Babies Born Addicted & Governor LePage’s Quest for Solutions

Governor LePage,

Your recent radio address seems to indicate that new, innovative, and exciting solutions can be found to a social epidemic of babies born of drug addicted mothers. Your position is akin to the conversations my colleagues and I have with people in early Recovery from addiction. Many of them seek magical, instantaneous relief and painless remedies.

Here’s the truth – overcoming addiction sucks. It hurts. It’s horrible. It’s one of the hardest things a human being can do and it starts with accountability, responsibility, and a willingness to claw your way out of hell.

Systemic responses under your administration have been to consistently erode the availability of addiction treatment (reducing Maine Care entitlement), the duration for which services (limiting approved length and frequency of treatment) and to perpetuate the stigma of receiving “welfare” (you consistently refer to Maine Care with deliberately stigmatizing language).

Here’s the biggest issue I see – we perpetuate judgment and stigma socially and systemically to those who live with the disease of addiction. As difficult as it is for a person to admit their addiction and seek help, it is tenfold more shameful for a pregnant woman to do so. Who amongst us will not judge her?

Only those of us who understand addiction.

In your quest for answers to solving the problems caused by addiction, Governor, how many active addicts have you consulted? How many in early Recovery? How many with long term Recovery?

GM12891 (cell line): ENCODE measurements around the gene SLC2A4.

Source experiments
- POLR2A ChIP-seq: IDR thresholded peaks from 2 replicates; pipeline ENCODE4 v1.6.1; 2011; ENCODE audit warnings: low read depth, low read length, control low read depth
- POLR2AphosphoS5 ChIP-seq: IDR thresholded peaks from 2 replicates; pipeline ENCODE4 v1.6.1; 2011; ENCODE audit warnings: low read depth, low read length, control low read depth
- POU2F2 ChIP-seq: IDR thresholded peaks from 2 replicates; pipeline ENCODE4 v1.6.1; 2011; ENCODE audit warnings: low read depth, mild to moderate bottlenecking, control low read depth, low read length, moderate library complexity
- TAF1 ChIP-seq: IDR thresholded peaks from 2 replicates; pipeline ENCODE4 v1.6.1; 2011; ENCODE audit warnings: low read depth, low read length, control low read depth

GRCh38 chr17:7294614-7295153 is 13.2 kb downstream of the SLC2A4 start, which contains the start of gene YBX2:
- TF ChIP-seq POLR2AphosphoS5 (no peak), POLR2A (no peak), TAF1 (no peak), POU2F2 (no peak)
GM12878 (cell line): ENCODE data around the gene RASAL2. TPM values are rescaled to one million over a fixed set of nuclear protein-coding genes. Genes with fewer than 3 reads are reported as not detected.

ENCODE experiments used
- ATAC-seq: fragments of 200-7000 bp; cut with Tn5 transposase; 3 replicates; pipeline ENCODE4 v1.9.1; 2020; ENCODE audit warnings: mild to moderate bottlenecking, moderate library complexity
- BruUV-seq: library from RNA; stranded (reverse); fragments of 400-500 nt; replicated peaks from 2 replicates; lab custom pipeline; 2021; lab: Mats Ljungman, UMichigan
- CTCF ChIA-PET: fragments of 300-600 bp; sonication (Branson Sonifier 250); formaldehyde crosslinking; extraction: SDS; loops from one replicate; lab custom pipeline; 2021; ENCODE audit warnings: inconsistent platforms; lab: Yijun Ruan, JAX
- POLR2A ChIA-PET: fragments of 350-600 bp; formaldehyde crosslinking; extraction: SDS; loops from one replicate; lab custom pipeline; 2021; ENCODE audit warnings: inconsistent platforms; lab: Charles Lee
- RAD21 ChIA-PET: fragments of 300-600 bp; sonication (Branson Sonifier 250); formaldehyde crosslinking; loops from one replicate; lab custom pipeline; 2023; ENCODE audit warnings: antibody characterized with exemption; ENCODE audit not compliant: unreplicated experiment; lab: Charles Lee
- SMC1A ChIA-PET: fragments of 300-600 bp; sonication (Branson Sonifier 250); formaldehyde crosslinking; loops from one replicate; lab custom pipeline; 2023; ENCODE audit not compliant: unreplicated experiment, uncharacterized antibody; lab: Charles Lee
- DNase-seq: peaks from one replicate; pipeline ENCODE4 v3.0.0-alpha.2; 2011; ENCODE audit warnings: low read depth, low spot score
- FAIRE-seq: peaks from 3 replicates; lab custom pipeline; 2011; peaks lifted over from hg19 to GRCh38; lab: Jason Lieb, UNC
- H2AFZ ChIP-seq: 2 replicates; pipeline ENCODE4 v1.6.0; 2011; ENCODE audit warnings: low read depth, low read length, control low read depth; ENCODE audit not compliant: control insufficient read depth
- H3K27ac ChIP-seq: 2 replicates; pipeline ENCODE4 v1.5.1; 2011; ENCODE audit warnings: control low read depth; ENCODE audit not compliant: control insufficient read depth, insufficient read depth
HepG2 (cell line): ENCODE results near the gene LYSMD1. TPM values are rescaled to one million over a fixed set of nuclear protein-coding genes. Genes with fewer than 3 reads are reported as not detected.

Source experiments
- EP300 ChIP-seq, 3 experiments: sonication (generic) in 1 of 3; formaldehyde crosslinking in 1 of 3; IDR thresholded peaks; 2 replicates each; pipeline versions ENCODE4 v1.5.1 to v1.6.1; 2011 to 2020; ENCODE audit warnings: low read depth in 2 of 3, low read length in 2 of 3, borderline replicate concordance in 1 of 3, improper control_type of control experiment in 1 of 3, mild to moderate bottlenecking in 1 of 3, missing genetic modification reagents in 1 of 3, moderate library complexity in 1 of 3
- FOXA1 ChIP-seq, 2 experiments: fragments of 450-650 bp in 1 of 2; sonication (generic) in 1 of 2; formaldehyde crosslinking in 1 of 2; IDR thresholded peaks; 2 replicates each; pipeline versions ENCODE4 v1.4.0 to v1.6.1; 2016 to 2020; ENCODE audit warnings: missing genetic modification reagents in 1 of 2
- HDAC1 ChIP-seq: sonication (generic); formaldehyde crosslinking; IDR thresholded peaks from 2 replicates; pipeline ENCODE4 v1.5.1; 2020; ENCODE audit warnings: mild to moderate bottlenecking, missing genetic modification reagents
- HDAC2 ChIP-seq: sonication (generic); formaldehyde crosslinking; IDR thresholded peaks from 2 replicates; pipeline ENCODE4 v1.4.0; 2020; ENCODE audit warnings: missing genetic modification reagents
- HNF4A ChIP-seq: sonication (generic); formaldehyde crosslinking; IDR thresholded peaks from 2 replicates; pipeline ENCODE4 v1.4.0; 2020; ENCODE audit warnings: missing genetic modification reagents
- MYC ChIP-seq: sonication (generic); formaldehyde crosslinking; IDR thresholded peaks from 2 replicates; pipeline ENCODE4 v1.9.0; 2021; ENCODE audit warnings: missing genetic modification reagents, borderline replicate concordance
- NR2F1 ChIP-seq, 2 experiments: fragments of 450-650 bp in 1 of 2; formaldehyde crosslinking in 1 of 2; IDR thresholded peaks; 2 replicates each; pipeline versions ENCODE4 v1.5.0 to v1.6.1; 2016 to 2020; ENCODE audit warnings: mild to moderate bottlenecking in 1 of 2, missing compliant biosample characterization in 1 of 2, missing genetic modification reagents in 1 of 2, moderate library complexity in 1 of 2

If I want to learn how widgets are made, I don’t speak to the CEO of the widget company. I speak to the people who make the damned widgets.

I get it. We’re broke and can’t afford widgets.

 I applaud that you demand cost effectiveness. I hate how you demand it. You shame with your use of language. Let’s have some hard conversations about meaningful prevention and harm reduction models that make folks uncomfortable to discuss. It’s time to acknowledge that political, religious, health, and fiscal needs and desired outcomes conflict. It’s time to table our squeamishness about sex, drugs, poverty, sexual abuse, sexual assault, rape, homelessness, violent crimes and a host of other social problems in our state and focus on solutions.

It’s time to become more pragmatic and less ideological. Prevention works but it’s unpopular. We’re somehow still unable to provide decent sex education in schools. We’re unwilling to promote widespread distribution of condoms, better access and affordability of birth control, better access, less cost (and less stigma) to abortion.

It’s time to look at the effectiveness of Suboxone and Subutex and determine how it can be made more readily available and coupled with mandatory treatment to provide better outcomes. It’s time to look long and hard at the unmet needs of the homeless in Maine and to consider how this longstanding problem contributes to most other social problems in Maine. It’s time to explore a lot of VIABLE options.

Most of all, Governor, it’s time to consult the real experts. Not those of us who make our living within the bureaucracy, not those of us providing professional services, but rather those who have the most experience and intimate understanding.

For crying out loud, talk to the people who LIVE this shit.

Then get yourself to some Open meetings of Alcoholics Anonymous & Narcotics Anonymous and then hit up Al Anon & Nar Anon. Common sense answers and a lot of wisdom from people who know.

Jim LaPierre

About Jim LaPierre

Jim LaPierre LCSW CCS is a Recovery Ally, mental health therapist and addictions counselor. He specializes in assisting people in recovery (whether from drugs, alcohol, trauma, depression, anxiety, or past abuse) overcome obstacles and improve their quality of life.